Sometimes decisions made with the best of intentions fall short. And so it goes for California’s controversial “glove law,” which was passed earlier this year and is slated to go into effect July 1. The bill mandates that food preparers and bartenders wear disposable gloves or use utensils while handling ready-to-eat ingredients. The law was enacted in an effort to prevent food contamination that may occur with bare hand contact.

The thought and reality of people getting ill after visiting restaurants is disturbing. According to the Centers for Disease Control and Prevention, from Jan. 1, 2009, to December 31, 2010 (the most up-to-date data), public health departments in the U.S. reported 1,527 foodborne disease outbreaks, resulting in 29,444 cases of illness, 1,184 hospitalizations and 23 deaths. Among the 790 outbreaks with a laboratory-confirmed illness, norovirus (stomach flu) was the most commonly reported infection, accounting for 42 percent of outbreaks; followed by salmonella, with 30 percent of outbreaks. The law was created, at least in part, to address the norovirus issue. Further, 48 percent of contamination outbreaks were caused by food consumed in a restaurant or deli, 21 percent by food consumed in a private home.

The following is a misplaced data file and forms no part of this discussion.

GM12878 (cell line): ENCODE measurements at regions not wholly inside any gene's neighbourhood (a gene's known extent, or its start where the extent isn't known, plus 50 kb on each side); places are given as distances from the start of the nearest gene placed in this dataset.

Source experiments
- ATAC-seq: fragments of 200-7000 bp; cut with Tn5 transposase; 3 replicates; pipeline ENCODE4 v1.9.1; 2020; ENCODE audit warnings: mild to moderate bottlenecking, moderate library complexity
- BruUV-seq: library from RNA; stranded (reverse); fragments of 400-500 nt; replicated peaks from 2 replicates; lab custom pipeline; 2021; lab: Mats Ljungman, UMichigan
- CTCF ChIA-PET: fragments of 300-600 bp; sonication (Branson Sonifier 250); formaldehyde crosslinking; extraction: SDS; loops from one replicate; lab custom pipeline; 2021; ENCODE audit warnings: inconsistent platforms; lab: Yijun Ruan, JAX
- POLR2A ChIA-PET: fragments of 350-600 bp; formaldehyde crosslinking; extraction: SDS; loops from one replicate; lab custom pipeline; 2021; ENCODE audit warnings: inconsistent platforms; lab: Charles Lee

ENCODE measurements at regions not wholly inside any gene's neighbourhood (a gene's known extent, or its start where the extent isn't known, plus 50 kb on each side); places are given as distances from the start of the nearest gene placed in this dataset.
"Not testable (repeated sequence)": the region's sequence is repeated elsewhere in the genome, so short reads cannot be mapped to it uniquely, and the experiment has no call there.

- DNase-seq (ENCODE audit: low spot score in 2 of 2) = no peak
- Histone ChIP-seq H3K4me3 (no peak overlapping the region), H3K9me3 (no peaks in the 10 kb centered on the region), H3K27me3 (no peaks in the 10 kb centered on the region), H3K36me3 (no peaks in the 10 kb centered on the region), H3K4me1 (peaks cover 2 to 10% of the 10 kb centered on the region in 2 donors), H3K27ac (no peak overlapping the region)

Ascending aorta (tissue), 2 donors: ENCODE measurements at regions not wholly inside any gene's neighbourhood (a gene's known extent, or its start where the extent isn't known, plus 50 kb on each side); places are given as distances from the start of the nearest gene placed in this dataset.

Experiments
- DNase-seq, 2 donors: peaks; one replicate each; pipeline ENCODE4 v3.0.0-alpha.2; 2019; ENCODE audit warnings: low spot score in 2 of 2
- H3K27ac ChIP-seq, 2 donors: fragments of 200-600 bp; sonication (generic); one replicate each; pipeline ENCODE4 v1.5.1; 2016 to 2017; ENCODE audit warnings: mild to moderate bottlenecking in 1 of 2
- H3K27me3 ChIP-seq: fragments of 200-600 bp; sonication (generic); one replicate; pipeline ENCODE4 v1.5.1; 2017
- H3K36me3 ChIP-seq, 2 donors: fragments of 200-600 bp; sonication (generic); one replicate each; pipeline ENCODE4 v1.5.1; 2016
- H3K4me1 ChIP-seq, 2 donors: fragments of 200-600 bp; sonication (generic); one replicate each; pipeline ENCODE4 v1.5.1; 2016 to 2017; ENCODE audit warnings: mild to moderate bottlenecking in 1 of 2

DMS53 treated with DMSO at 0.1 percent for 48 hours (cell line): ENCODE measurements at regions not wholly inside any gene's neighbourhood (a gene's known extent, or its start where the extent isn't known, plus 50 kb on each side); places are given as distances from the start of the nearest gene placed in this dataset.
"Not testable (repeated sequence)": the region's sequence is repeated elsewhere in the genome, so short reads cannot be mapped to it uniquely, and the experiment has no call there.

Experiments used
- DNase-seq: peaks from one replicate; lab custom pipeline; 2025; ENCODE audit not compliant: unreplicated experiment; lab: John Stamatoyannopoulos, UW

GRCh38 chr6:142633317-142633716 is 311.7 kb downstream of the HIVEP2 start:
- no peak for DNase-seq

While these statistics seem rather daunting, the fact of the matter is that restaurants are just the end of a long line of people and various factors for contamination. Unless all people who handle food, from the farm to the plate, wear sterilized hazmat suits and change them every time they switch to a different ingredient, contamination can happen — even soiled uniforms just while handling food may pose a risk. Even worse, the new law may give food preparers a false sense of security, resulting in contamination by not changing gloves or perhaps even not washing their hands. But when you really boil things down (no pun intended), with a population of more than 300 million, the number of people who actually contacted foodborne illnesses barely registers as a significant part of the population — over a two year period, only .009 percent of the population. Divide that in half to account for illness linked to restaurants and it’s almost ridiculous to think this law was proposed in the first place, given it’s only a state law and the data relates to national numbers.

Fortunately, the reality of this situation is resonating with the same group of people — the state Assembly’s Health Committee — who proposed the glove law that Gov. Jerry Brown signed earlier this year. This week, the committee voted to repeal it; the next step is for the state Assembly to vote and repeal it. While we are all for laws and regulations that, in the end, protect the greater good, this particular law places all the blame and responsibility on restaurant owners and ultimately creates a rather big burden on them to comply with the law by providing gloves and ensuring all that their staff follow the law lest they face penalties or even closure. (And think of the environmental hazard of all those disposable gloves in our landfills and elsewhere.) We support the effort of repeal. We urge our state Assembly members to do the same.